Matador bugs wave red flags to deter predators

Credit: Ana Endara/STRI.

In the lush surroundings of Gamboa, Panama, a team of scientists embarked on an intriguing experiment involving crickets, matador bugs, and the keen-eyed motmots.

The crux of their study revolved around understanding why matador bugs, known for their striking red flags on their hind legs, exhibit such a vibrant display.

This curiosity was piqued by the fact that both male and female matador bugs flaunt these flags, not just as a mating call, but consistently, regardless of the presence of potential partners.

Juliette Rubin, leading the research and fueled by years of studying butterfly and moth defense mechanisms, delved into whether these red flags acted as a diversion for predators or served as a stark warning of the bugs’ chemical defenses.

By attaching similar flags to crickets, a favorite among bird predators, the team set out to observe the reaction of motmots—a species admired for its dazzling feathers and sharp vision.

The experiment took place in the dense forests near Gamboa, where Jorge Medina, a research assistant with a knack for avian behaviors, painstakingly captured motmots using strategically placed nets.

These birds, once caught, were introduced to crickets both plain and flag-adorned, as well as to the matador bugs themselves.

Contrary to initial hypotheses that the flags might direct predator attacks away from vital body parts, the study uncovered that these colorful extensions primarily serve as a chemical defense warning.

Birds hesitated more before attacking crickets with flags, suggesting that the flags alone could signal potential danger. Interestingly, the matador bugs, irrespective of their flags, were largely avoided by the birds, hinting at a more ingrained aversion possibly due to the bugs’ taste or chemical makeup.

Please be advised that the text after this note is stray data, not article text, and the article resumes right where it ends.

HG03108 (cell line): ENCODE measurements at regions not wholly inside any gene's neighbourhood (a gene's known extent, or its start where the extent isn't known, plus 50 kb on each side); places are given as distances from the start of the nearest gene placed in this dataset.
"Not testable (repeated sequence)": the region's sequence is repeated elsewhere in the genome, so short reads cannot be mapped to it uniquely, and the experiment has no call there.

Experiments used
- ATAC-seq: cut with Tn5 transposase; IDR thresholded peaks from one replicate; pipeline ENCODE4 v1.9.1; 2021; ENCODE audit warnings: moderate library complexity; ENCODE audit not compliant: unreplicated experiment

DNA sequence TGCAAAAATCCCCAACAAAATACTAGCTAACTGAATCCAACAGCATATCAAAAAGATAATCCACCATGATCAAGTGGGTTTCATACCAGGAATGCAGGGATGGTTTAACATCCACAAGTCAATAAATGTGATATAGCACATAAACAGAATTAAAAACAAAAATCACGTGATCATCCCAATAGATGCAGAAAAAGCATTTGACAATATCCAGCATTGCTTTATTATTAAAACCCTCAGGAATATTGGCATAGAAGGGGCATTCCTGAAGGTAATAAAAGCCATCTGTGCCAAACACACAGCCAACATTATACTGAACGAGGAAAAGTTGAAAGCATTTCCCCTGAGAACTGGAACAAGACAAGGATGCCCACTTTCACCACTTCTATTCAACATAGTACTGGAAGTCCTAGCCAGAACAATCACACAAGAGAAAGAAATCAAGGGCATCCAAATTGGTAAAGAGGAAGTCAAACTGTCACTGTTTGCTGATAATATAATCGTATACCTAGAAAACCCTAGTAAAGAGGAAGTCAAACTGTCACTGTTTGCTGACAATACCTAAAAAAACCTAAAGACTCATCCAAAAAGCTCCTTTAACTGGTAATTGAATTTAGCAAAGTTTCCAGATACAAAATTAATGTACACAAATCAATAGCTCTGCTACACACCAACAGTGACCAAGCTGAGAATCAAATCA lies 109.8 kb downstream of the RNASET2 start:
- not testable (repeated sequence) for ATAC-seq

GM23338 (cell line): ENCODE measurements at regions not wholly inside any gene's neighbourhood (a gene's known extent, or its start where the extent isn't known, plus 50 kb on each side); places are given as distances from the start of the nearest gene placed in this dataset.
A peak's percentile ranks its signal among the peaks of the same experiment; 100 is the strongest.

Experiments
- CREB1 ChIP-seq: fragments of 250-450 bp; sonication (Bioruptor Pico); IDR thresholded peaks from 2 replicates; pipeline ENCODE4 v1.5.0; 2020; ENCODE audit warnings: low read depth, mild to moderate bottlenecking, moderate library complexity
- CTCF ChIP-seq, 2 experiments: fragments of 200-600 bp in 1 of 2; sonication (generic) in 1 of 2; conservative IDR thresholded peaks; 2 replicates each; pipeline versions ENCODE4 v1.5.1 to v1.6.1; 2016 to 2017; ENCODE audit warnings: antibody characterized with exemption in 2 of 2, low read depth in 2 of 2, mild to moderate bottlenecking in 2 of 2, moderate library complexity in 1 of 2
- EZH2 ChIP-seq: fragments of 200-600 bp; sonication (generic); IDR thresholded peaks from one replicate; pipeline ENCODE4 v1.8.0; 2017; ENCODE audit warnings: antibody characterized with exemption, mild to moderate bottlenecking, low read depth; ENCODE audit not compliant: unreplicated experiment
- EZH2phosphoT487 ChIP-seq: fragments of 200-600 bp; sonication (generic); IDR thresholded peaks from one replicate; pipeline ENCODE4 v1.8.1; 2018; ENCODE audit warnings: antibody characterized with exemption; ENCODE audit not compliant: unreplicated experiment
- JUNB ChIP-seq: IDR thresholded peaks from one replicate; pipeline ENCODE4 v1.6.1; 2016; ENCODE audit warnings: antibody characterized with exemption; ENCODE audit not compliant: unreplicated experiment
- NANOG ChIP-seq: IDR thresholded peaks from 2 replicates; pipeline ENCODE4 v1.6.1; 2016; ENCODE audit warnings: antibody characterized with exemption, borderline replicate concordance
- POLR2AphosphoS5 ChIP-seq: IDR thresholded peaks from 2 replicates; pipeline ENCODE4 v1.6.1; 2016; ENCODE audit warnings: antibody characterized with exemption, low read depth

To further cement this finding, the team also presented both insects to chicks unfamiliar with either, observing a clear reluctance and distaste towards the matador bugs compared to the crickets, which were attacked and consumed without hesitation.

Published in Behavioral Ecology, the study not only challenges previous notions about the purpose of conspicuous traits in animals but also highlights the complex defense strategies evolved over time.

These flags, while not the sole deterrent, play a significant role in the broader spectrum of the bugs’ survival tactics against predation.

This research, a collaborative effort among experts from various institutions, shines a light on the intricate dance of evolution, where every color, movement, and signal in the animal kingdom serves a purpose, often a matter of life and death.

The research findings can be found in Behavioral Ecology.

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